A welcomed return

Posted on Oct 13, 2017 in Alumni News, News, and Sports

Joel Embiid returns to Allen Fieldhouse

Less than a week after Homecoming on the Hill, KU men’s basketball welcomed back one of its most recent stars. In preparation for Friday’s NBA preseason game at Sprint Center, Joel Embiid and his Philadelphia 76ers teammates traveled from Kansas City to Lawrence to hold practice at Allen Field House.

“We looked at it, and we were that close playing in Kansas City we thought it would be appropriate to visit this historic place,” coach Brett Brown said. “The historic perspective of this building, along with Joel’s history here, made it a no-brainer we should drive 45 minutes down the road and experience the building and practice here.”

The Sixers’ practice in Allen Field House gave their lone Jayhawk a rare in-season opportunity to visit the campus he dearly adores.

“I was supposed to take the bus with the team, but I wanted to walk around,” Embiid said. “I wanted to do that just to feel like I stayed for three more years, and I’m definitely going to come back to finish school.”

A secret revealed

The chance to relive his college days led Embiid, ’17, to share a secret about how much time he could have spent on the Hill: “I don’t think anybody knows this story. I actually decided to stay because I love this place so much, but I was kind of pushed to leave. Any time I get the chance to come back I’m going to do that. Stepping on this court, this is where it all started for me, so I’m really thankful.”

The Sixers selected Embiid third overall in the 2014 NBA draft, but the athletic 7-footer has been limited to 31 regular-season NBA games due to foot and back injuries, setbacks that almost led him to quit the game during his second year as a pro. The lack of game experience has not slowed Embiid’s development, due in large part to his capacity as a visual learner.

“It’s a rare skill,” coach Brown says. “He’ll see Dirk Nowitzki do something or Kevin Durant or Tim Duncan back in the day, and the next day it’s in his game and he’s trying it. His spirit is great. We need it to be great.”


This year, expectations for the Sixers include a potential playoff spot, which with a healthy Embiid would not be surprising. As he looks to lead his team to long overdue success, Embiid also knows what he left behind just three years ago.

“I miss the culture,” he says. “You know, the fans were amazing over here. We have some Duke teammates who think they got the best arena, but I always tell them, ‘You never been here.’ Sixteen thousand people cheering, you can’t even hear.”

The Sixers and Heat will tip off at 7:30 p.m. Friday, Oct. 13, in Kansas City’s Sprint Center.

—Dan Storey

Watch our slideshow below for more pictures from the team’s practice, or view the photos on Flickr.


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Young stars a focus for national basketball outlets

Posted on Jan 21, 2014 in Alumni News, News, and Sports

With freshman center Joel Embiid suddenly joining fellow freshman sensation Andrew Wiggins atop most NBA draft-board projections, national basketball writers have begun filling up the Allen Field House press room for men’s basketball’s Big 12 home games, and two notable articles are worth bringing to the attention of fans and alumni who don’t closely follow online sports journalism.

Andrew Sharp, staff editor at Grantland, arrived for Saturday’s showdown against rival Oklahoma State—which features its own young star, sophomore Marcus Smart—and turned in an insightful take on KU basketball history, the allure of Allen Field House, the fervor of the KU faithful, and, most especially, the rare opportunity of watching Wiggins, Embiid and Smart all on the same court at the same time … especially when that court is Naismith Court.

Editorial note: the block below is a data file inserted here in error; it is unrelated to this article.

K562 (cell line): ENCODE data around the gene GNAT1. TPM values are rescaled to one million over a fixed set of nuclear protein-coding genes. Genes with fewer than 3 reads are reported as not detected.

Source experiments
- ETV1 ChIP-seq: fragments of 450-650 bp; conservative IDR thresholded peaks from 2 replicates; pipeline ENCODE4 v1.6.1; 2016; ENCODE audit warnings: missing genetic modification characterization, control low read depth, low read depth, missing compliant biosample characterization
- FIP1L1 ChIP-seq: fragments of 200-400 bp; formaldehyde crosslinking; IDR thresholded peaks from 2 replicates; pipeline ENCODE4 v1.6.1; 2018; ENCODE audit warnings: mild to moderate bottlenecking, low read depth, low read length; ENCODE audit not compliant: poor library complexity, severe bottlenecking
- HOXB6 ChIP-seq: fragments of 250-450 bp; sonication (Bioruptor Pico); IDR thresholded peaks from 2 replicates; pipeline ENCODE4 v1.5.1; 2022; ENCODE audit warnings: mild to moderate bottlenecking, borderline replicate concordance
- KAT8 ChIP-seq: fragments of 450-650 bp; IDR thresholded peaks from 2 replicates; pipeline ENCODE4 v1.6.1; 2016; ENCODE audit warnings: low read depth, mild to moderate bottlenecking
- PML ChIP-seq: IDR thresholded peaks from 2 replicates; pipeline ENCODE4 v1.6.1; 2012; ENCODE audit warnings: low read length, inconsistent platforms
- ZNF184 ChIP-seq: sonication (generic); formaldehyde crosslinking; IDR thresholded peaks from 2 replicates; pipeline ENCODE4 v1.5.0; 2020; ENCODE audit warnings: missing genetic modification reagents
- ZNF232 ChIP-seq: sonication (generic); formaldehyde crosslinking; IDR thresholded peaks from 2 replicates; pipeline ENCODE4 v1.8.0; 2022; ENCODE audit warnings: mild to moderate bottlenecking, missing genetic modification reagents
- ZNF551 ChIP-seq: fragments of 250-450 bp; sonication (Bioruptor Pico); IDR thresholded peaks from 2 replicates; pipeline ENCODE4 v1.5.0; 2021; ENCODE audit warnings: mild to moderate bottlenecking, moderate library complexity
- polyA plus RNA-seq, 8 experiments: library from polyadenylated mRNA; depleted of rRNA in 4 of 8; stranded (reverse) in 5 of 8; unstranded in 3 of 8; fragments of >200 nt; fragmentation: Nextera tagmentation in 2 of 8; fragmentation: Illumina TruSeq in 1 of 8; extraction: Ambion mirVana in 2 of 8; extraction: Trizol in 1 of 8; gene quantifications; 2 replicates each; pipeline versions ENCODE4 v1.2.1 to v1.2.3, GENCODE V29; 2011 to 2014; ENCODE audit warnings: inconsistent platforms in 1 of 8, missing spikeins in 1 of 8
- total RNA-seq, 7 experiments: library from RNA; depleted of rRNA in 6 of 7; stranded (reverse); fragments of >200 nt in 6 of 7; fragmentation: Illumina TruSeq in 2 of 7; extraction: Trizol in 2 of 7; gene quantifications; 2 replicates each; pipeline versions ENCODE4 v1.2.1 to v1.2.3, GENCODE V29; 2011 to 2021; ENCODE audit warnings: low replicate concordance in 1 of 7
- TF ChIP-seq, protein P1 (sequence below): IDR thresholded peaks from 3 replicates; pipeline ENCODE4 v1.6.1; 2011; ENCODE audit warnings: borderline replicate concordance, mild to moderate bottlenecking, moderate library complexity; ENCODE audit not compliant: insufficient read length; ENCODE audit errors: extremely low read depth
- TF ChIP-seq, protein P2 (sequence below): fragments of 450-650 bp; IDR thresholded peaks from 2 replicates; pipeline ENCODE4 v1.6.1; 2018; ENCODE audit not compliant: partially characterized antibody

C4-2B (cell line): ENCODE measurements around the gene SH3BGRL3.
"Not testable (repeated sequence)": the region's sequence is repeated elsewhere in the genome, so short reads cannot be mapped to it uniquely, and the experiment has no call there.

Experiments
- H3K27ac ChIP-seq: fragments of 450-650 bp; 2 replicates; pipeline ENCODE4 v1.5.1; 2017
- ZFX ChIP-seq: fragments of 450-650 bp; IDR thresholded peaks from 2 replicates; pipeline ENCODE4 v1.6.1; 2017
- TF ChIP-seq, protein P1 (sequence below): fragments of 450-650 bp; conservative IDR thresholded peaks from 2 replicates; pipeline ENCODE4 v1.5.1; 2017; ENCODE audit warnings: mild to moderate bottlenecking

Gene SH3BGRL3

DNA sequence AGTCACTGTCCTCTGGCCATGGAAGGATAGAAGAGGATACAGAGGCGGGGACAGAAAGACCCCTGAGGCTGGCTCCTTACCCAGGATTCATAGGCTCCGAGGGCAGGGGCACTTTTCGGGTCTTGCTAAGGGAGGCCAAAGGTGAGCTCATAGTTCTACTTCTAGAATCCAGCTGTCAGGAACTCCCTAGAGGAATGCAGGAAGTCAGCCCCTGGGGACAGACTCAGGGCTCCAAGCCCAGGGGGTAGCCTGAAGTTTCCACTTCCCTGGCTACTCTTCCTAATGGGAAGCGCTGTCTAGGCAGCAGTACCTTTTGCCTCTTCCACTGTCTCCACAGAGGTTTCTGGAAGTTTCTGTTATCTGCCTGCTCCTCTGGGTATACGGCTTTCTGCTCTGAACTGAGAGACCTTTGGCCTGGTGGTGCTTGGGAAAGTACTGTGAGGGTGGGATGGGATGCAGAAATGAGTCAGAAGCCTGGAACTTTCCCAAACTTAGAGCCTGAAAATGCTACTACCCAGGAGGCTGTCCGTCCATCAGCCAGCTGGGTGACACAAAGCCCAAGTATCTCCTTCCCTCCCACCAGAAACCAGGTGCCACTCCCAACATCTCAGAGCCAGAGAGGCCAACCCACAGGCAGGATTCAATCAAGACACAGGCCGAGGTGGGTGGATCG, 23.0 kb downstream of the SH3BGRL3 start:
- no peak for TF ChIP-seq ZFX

“You can’t walk into Allen Fieldhouse without being a little blown away that an arena like this even exists anymore,” Sharp writes. “The windows at the top of the gym make you feel like you’re in the 1970s. The wooden bleachers make you feel like it’s the 1950s. Then you look up, and the championship banners go back to the 1920s.

“Swaying student sections. Creepy religious chants. Minds being lost. Ears bleeding. That’s how you start a basketball game. This is why I’d always wanted to come to Kansas. … But none of it was ever enough to hop on a flight to the middle of the country and drive an hour from Kansas City to Lawrence. Wiggins and Embiid—’Wiggs’ and ‘Jo,’ as Bill Self calls them—changed all that. Having those guys on the same team this season is what took me from ‘should go to Kansas’ one day to ‘must go to Kansas’ as soon as possible.”

Former Kansas City Star KU beat writer Jason King, who gained national prominence with stints at Yahoo! Sports and ESPN.com and is now lead college basketball writer for BleacherReport.com, last week focused on Wiggins after gaining one of the first one-on-one interviews since the season began.

Wiggins admitted to King that his first few months of college basketball had been challenging: “It isn’t what I thought it was going to be. It’s a lot harder than I expected. Everything was moving so fast for me at first. Coach would get on me for not being aggressive or not running the floor hard every possession. He was hard on me. He was hard on everyone. He doesn’t care who you are.”

Assistant coach Kurtis Townsend told King, “While some of the other star freshmen are plateauing, Andrew is just now taking off. It’s like we told him all along: ‘It’s a marathon, dude. We want you playing your best ball in February and March.’ I think he’s right where we thought he’d be.”

Sharp’s piece for Grantland can be read here, while King’s Bleacher Report article is here.

—Chris Lazzarino

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